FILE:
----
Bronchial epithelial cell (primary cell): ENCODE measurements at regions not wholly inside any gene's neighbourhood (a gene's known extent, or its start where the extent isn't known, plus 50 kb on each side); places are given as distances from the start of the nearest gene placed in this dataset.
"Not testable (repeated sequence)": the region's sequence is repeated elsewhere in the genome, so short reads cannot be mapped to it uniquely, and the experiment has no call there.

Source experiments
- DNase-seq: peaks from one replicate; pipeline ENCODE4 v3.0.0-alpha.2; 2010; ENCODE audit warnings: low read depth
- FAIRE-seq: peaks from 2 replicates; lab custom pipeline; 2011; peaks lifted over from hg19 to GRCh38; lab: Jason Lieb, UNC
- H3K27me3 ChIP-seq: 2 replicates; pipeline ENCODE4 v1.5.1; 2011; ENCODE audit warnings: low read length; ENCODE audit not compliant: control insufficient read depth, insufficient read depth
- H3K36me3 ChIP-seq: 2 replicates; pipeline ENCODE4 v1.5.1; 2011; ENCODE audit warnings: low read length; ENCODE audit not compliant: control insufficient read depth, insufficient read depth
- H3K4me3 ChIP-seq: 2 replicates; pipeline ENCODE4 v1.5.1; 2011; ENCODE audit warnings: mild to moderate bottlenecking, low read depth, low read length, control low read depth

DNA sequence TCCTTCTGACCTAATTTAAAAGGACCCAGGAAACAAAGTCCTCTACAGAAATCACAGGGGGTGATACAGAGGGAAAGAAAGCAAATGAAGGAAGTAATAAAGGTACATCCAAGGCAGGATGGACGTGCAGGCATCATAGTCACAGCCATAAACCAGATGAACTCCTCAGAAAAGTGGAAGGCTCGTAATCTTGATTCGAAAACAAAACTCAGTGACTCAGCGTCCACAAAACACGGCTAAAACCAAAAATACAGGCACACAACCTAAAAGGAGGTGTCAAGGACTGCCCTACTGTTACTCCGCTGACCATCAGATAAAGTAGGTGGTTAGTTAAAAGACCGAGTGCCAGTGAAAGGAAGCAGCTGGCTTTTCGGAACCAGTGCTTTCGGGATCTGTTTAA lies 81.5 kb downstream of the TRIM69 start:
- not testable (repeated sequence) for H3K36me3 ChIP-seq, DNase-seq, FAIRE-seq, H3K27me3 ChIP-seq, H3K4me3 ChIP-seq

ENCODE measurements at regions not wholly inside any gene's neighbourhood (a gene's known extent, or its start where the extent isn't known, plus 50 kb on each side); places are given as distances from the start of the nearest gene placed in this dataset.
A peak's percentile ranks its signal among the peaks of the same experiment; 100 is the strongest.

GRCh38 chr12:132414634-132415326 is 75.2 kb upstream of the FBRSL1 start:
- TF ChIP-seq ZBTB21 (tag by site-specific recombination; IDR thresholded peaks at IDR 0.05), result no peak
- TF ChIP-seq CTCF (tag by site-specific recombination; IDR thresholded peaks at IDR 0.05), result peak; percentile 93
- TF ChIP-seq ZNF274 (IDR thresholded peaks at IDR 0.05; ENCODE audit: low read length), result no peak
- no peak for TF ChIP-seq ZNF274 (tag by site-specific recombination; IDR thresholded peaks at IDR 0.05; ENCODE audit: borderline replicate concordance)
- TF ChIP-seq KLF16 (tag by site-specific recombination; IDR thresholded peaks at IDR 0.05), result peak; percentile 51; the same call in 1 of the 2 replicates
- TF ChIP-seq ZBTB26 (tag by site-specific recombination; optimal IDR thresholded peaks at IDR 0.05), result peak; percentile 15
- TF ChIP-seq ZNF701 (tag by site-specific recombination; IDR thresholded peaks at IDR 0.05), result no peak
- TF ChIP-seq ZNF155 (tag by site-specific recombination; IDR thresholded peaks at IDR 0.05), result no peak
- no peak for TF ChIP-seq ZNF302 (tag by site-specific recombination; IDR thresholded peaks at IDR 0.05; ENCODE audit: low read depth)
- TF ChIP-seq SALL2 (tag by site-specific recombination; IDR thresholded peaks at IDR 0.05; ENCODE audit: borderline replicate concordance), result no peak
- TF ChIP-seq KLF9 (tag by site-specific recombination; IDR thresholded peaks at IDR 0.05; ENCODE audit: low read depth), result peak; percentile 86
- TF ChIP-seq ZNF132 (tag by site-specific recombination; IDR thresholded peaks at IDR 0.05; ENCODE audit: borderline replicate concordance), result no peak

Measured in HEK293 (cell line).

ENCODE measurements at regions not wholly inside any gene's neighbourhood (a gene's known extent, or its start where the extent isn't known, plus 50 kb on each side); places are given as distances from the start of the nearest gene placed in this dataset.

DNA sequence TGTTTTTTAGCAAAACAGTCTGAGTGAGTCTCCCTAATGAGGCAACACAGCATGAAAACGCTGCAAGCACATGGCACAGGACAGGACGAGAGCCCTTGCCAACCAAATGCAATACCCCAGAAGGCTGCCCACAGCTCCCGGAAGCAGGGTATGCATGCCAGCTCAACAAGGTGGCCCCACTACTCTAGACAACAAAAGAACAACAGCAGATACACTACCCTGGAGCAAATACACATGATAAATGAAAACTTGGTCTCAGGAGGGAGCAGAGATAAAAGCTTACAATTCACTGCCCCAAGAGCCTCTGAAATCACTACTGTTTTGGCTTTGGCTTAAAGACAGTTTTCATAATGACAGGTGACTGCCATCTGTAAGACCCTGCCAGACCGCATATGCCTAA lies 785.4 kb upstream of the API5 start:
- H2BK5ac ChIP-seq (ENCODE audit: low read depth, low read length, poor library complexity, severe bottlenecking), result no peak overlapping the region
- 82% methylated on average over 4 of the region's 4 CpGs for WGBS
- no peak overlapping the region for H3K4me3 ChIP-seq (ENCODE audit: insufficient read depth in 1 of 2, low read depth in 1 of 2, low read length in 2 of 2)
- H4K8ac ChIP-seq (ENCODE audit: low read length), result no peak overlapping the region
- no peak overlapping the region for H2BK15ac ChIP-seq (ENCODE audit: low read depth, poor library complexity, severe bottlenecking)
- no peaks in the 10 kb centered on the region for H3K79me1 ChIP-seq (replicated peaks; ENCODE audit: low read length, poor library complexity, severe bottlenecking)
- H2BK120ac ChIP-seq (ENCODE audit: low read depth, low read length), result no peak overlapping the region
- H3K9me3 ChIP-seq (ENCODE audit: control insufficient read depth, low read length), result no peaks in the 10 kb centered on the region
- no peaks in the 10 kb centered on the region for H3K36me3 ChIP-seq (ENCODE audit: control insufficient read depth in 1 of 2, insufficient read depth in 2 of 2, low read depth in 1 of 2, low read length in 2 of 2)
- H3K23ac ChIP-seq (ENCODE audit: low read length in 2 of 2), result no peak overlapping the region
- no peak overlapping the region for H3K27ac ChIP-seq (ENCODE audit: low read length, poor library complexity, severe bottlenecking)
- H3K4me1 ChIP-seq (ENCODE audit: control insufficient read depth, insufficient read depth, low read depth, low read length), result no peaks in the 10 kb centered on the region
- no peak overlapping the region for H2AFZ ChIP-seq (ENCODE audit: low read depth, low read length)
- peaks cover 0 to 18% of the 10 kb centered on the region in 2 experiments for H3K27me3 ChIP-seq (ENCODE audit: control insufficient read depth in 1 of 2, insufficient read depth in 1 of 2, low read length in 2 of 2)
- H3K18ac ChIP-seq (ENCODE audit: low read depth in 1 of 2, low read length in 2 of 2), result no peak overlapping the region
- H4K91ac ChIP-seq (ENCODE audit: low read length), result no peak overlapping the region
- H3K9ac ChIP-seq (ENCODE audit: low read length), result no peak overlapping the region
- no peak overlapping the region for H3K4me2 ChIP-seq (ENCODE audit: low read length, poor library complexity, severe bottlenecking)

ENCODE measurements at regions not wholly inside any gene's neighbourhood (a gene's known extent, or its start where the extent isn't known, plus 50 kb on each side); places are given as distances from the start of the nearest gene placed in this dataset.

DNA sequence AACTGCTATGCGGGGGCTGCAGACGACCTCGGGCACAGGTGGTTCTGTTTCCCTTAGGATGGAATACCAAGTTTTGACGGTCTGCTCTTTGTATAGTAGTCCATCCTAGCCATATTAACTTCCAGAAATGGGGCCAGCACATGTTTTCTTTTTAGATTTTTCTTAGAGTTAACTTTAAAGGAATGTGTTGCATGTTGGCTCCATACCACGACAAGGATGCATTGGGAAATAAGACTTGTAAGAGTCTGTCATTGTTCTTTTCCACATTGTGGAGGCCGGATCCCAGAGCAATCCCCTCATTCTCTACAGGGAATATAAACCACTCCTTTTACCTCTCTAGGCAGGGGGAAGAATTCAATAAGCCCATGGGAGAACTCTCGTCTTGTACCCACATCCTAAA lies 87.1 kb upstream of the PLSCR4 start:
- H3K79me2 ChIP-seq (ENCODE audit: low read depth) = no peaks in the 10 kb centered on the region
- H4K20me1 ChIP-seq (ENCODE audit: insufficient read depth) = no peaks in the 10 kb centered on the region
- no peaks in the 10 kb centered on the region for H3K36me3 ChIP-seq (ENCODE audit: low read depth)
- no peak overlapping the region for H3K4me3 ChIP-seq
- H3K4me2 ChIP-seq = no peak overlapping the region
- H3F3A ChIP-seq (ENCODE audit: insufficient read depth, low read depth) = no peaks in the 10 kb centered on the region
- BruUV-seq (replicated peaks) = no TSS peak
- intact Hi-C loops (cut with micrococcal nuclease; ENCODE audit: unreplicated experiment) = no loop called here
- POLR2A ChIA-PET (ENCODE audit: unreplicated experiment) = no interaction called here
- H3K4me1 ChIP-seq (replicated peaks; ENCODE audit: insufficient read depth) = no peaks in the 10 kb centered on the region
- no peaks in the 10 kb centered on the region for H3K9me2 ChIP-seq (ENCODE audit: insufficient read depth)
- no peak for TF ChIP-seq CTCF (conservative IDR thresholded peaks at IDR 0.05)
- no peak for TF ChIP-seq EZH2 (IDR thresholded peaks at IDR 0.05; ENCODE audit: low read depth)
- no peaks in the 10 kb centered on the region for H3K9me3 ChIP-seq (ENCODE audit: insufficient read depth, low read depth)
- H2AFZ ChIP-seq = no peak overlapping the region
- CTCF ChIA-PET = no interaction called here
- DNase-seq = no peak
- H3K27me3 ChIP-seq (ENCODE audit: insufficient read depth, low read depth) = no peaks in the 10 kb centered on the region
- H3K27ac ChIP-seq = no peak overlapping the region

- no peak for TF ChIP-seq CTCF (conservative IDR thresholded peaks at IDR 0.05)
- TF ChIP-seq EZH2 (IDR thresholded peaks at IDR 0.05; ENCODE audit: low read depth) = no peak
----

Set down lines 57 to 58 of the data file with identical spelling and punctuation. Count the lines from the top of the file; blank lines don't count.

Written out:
- POLR2A ChIA-PET (ENCODE audit: unreplicated experiment) = no interaction called here
- H3K4me1 ChIP-seq (replicated peaks; ENCODE audit: insufficient read depth) = no peaks in the 10 kb centered on the region